Date
28 May 2017
Retired Danish star Peter Schmeichel (left) shows his goalkeeping skills during Tuesday's press conference to announce Letv's broadcast deal with the English Premier League. Photo: Facebook
Retired Danish star Peter Schmeichel (left) shows his goalkeeping skills during Tuesday's press conference to announce Letv's broadcast deal with the English Premier League. Photo: Facebook

Own goal: How Hong Kong broadcasters lost EPL broadcast deal

Hong Kong football fans have watched the broadcast rights for the English Premier League (EPL) change hands from one local TV station to another in the past 10 years.

It has been so predictable they can switch from Now TV to i-Cable every three years or so without having to remind themselves.

Not anymore.

On Tuesday, Chinese internet TV operator Letv announced it has won the EPL broadcast rights, trotting out its chief executive, Richard Scudamore, to complete the fanfare.

Letv would not say how much the deal cost but reports put the price tag at US$400 million over three years, double what PCCW’s Now TV paid three years ago.

We have no reason to dispute that, plus the fact Scudamore flew in to help put the bells and whistles on the announcement tells us the deal was worth the trip from London.  

But it’s not that the deal minted a surprise winner in Letv that is significant but the fact that it made losers of Hong Kong’s top broadcasters.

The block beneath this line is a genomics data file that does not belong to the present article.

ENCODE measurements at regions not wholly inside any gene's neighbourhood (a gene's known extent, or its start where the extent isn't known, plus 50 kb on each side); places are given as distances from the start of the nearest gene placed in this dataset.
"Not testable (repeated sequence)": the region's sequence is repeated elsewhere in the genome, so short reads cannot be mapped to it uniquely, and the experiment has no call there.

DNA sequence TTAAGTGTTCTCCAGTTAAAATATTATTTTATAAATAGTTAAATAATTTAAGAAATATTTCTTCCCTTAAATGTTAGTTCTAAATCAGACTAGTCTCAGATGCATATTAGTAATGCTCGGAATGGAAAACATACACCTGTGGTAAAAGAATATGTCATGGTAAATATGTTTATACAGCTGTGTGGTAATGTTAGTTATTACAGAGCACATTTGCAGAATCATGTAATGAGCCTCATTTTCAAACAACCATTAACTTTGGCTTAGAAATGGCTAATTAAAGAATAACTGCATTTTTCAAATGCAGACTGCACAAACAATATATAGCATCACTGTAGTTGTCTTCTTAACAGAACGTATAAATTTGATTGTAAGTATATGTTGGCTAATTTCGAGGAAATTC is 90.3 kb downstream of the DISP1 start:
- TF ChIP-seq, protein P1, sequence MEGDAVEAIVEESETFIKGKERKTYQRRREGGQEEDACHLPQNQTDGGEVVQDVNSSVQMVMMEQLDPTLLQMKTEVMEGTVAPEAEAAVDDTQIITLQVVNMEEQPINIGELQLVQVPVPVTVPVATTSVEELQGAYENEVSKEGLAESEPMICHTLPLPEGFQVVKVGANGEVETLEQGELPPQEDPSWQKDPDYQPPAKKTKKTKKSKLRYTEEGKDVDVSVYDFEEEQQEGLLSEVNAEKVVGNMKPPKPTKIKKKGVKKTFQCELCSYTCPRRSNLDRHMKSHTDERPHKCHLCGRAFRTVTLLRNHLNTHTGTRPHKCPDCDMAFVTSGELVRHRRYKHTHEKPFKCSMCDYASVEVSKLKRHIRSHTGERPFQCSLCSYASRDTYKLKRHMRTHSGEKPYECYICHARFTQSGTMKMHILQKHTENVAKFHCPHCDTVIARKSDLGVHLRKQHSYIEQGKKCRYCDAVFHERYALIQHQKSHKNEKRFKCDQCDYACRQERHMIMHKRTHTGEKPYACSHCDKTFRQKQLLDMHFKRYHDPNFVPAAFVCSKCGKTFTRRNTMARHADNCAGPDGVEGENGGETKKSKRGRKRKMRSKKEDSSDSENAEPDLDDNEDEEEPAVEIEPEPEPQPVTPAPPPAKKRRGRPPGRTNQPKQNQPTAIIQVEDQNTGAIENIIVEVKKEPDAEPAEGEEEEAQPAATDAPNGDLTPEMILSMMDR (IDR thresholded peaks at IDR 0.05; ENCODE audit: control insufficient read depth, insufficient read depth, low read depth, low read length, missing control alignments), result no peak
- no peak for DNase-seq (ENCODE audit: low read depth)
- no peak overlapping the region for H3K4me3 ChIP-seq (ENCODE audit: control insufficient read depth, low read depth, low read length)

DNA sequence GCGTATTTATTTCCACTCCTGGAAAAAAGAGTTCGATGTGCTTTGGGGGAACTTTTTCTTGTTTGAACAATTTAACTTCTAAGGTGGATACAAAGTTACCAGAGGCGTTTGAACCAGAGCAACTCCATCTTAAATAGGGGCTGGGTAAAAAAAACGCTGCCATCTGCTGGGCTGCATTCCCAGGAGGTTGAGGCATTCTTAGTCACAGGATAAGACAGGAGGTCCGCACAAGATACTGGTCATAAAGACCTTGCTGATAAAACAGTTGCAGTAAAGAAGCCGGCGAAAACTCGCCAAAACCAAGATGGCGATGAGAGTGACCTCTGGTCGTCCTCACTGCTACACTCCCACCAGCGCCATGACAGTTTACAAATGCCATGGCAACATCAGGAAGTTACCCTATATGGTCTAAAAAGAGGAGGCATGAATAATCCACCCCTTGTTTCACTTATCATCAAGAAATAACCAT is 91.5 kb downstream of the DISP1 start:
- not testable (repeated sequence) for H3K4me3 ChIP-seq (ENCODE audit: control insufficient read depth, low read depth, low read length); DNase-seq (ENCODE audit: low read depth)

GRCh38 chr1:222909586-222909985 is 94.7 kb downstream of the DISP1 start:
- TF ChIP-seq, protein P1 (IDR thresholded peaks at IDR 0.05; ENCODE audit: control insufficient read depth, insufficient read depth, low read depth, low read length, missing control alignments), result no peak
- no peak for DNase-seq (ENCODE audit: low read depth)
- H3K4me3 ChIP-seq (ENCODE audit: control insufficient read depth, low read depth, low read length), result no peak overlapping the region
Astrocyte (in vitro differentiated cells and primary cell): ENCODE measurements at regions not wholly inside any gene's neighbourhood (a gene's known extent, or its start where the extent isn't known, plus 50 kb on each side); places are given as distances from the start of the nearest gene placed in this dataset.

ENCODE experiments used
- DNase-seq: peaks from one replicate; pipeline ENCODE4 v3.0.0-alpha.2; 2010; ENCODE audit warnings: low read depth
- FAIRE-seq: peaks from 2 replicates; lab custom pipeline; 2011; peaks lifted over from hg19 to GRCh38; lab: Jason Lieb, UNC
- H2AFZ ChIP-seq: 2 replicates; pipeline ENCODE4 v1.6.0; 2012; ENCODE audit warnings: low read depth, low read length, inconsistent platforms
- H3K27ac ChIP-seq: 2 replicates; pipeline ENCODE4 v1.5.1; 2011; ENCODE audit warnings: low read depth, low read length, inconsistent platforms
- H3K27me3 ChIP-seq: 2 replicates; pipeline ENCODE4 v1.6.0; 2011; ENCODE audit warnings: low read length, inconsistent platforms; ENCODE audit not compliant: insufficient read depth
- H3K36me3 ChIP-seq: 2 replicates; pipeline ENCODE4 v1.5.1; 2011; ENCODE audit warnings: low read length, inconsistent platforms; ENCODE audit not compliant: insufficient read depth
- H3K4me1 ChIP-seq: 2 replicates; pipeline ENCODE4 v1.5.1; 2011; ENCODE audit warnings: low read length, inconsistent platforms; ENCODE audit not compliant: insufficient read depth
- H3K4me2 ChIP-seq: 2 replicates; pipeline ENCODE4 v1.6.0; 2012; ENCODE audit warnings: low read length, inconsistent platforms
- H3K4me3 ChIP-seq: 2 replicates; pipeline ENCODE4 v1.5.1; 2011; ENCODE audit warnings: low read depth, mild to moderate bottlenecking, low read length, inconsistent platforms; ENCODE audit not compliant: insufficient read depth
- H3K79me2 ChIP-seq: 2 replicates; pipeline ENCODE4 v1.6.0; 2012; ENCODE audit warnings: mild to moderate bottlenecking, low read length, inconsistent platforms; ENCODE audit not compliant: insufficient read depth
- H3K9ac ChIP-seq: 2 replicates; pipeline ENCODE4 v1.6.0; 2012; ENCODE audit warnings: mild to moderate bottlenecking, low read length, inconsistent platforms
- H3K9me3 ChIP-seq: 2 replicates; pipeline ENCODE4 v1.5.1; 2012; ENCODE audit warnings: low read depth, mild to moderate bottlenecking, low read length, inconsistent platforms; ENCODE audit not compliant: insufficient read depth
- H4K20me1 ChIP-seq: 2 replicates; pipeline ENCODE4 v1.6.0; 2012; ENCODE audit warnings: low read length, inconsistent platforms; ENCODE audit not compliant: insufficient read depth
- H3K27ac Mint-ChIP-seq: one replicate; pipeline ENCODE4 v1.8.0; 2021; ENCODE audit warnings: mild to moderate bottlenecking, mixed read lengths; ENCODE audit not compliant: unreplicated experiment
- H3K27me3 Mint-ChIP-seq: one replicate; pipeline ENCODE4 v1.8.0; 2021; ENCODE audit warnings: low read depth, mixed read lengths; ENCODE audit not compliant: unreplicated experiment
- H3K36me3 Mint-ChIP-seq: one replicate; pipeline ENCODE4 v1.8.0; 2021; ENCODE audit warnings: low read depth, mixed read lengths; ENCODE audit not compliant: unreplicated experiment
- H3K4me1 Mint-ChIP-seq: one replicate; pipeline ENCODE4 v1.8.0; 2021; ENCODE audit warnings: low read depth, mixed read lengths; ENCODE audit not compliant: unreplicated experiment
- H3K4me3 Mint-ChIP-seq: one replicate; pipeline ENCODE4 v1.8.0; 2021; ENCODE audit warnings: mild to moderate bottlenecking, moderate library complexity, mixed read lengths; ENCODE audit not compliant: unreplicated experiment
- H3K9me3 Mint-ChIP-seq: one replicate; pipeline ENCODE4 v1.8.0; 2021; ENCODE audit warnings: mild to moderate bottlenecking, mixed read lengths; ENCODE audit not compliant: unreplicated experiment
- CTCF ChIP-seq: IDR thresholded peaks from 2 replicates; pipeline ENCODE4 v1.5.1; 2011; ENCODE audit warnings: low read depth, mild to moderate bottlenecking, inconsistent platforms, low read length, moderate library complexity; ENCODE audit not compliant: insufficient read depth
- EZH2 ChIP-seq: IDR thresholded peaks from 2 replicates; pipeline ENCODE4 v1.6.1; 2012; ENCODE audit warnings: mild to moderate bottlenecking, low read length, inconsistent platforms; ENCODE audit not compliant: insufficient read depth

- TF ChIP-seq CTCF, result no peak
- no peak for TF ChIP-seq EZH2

Hong Kong fans probably couldn’t care less about who delivers their EPL serving — and how — from August next year.

But they can’t help feeling strange that their service provider is not a local operator but a foreign company that does not even have a Hong Kong broadcast license.

For some murky reasons, Letv insists it’s a “pure” Hong Kong company.

In fact, it was founded by mainland billionaire Jia Yueting in 2004 in Beijing where the company is based.

Letv trades on the Shenzhen Stock Exchange where it is the biggest stock on ChiNext, the Chinese equivalent of NASDAQ.

The company did not have to convince Hong Kong fans about its provenance or pedigree, only EPL bosses that it’s a better alternative to Now TV or i-Cable, notwithstanding their ability to pay.

There’s no doubt the decision came down to delivery.

Where the Hong Kong stations appeared old and outdated with their traditional TV format, Letv looked young and fresh with its online streaming model.

Letv not only showed it has deep pockets but also that it thinks out of the box.

EPL matches have been money spinners for Hong Kong broadcasters, which is why Now TV and i-Cable provided an entertaining side show around the time of contract renewal.

But other than their time-tested business models, both have nothing new to offer.

Scudamore made a point of stressing Letv’s advantage — first in the world to offer a pure online video platform to carry EPL matches. 

Also, Scudamore signalled to prospective bidders how EPL intends to handle future broadcast deals. 

Letv is not the first foreign broadcaster to win EPL rights to an exclusive Hong Kong broadcast but it’s the first internet TV company to do so.

The deal allows it to bundle its self-branded high definition TV with its own set-top box and operating system.

The company is playing to its own strengths at a time of great challenges to traditional media, with advertisers increasingly shifting from television and newspapers to the internet.

Some sources say Letv got an assist from high-level politicians. For instance, President Xi Jinping is an avid football fan.

True or not, these claims don’t diminish Letv’s success. They prove how far up the chain the internet TV era has come.

– Contact us at [email protected]

SC/AC/RA

EJ Insight writer

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